by Jennifer Chevinsky
For the ethics and humanities professors out there, I want to pass on a message – medical students around the nation want to hear more from you! On June 15th, the American Medical Association’s Medical Student Section (AMA-MSS), the largest and most influential organization of medical students in the country, passed a resolution calling for reformation of medical education that includes increasing the medical ethics and humanities curricula. The AMA-MSS includes student leaders from across the nation, representing all allopathic and osteopathic medical schools within the United States. At the annual AMA-MSS conference in Chicago, delegates from these universities voted in support of ‘Resolution 6,’ which resolved clauses read as follows,
“RESOLVED, That our AMA and AMA-MSS recognize the importance of addressing the disparity between current outcomes and the ideal status of undergraduate medical education in bioethics and humanities; and be it further
RESOLVED, That our AMA, in partnership with appropriate AMA-MSS bodies, leverage its internal resources and its relationships with professional society stakeholders to create suggested guidelines for undergraduate medical education of bioethics and humanities guided by LCME requirements and the ASBH Task Force; and be it further
RESOLVED That our AMA advocate for the national adoption of a set of suggested guidelines for undergraduate medical education in bioethics and humanities by allopathic and osteopathic medical schools.”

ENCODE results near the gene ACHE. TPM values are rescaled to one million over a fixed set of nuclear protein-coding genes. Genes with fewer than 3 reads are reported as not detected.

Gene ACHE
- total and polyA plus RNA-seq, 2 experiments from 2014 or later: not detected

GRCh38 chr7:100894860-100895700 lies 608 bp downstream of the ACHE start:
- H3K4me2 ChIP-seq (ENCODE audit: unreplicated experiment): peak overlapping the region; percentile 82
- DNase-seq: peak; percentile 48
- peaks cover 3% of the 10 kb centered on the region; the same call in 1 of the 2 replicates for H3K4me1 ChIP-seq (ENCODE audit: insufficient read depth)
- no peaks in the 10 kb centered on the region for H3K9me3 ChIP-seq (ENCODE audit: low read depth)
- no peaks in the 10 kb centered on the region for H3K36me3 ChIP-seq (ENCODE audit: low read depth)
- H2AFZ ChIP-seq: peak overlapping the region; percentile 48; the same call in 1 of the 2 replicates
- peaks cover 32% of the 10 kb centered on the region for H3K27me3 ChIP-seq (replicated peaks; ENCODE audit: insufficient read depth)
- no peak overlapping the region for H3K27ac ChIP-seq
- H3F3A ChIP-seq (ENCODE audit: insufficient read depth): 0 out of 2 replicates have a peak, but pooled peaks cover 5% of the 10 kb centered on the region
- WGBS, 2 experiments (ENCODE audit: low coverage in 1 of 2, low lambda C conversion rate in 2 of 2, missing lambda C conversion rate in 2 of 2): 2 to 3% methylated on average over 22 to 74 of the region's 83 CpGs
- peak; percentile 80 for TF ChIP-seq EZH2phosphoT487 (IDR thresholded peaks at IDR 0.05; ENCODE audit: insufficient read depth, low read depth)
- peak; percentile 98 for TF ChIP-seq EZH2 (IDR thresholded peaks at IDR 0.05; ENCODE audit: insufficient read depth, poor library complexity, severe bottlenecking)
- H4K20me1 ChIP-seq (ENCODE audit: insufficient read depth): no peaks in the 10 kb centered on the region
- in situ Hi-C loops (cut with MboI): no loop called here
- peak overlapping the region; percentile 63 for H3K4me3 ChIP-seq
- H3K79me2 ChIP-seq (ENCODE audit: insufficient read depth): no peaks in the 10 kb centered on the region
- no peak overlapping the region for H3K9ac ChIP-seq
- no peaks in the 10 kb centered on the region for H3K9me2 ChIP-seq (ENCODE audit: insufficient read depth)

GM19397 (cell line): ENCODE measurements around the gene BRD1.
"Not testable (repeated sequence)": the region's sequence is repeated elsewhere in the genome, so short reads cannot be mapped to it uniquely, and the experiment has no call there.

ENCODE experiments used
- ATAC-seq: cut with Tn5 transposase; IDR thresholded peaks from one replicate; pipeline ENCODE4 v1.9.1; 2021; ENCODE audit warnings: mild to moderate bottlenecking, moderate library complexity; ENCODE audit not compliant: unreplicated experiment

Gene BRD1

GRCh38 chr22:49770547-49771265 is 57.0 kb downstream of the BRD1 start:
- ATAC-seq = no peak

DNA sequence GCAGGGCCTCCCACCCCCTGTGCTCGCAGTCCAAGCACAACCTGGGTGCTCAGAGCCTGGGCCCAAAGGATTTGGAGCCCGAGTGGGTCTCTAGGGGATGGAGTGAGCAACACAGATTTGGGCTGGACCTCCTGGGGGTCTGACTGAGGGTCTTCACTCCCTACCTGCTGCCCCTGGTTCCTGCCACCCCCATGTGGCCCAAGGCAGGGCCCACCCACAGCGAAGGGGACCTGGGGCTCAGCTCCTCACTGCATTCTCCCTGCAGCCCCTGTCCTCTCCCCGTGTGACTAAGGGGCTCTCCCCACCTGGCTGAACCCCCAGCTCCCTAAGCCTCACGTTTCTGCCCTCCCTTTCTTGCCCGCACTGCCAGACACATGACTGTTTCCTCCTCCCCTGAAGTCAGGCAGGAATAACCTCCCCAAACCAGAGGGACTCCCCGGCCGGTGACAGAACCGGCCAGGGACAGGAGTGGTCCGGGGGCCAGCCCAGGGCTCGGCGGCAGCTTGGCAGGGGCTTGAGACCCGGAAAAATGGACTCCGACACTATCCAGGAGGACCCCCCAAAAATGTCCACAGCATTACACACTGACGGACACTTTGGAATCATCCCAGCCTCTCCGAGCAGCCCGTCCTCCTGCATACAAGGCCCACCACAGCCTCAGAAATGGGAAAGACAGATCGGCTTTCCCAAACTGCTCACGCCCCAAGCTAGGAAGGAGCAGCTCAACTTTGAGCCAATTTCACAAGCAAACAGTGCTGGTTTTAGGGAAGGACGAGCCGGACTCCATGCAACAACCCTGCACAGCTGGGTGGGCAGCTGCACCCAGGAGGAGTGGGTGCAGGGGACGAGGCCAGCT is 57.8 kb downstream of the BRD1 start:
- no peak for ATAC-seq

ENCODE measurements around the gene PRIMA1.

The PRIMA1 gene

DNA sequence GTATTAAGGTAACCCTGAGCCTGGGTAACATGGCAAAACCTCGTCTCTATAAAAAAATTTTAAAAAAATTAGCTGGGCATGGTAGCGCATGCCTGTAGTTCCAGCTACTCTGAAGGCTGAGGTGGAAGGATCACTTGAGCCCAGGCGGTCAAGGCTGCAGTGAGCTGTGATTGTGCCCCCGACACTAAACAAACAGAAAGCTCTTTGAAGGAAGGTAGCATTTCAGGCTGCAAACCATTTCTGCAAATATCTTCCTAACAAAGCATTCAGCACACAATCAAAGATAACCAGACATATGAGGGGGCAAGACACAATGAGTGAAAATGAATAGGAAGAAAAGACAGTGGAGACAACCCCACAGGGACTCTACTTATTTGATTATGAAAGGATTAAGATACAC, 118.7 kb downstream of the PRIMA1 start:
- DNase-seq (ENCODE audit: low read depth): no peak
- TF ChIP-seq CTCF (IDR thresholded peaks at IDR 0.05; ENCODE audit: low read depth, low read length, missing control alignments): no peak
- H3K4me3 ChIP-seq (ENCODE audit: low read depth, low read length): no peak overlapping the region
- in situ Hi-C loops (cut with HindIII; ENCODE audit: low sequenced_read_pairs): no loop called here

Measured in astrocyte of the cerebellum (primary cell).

This resolution was written and proposed by the members of the national Standing Committee on Bioethics and Humanities, comprised of students from the University of Buffalo School of Medicine, USF Morsani College of Medicine SELECT, Southern Illinois University School of Medicine, UMDNJ-New Jersey Medical School, John A. Burns School of Medicine, University of Massachusetts Medical School, Virginia Commonwealth University, and New York University School of Medicine.
When testifying about the resolution, students from the large room of school delegates explained that they wished their schools’ curricula included a more substantive medical ethics and humanities education. Medical ethics is often in a tug-of-war with the sciences, battling for time on the medical school schedule. However, medical students urged that anatomy, physiology, and pathology need to be supported with a strong medical ethics curriculum in order to promote ethical practice for the future members of healthcare teams.
The resolution will be passing through to the AMA House of Delegates at the next AMA conference, calling for support and implementation from the physician section. Instead of waiting until then, I encourage medical students to voice their concerns to their universities and for medical ethics and humanities professors to reach out to their medical students for support. Together, students and faculty can change the current state of medical ethics and humanities education in US medical schools.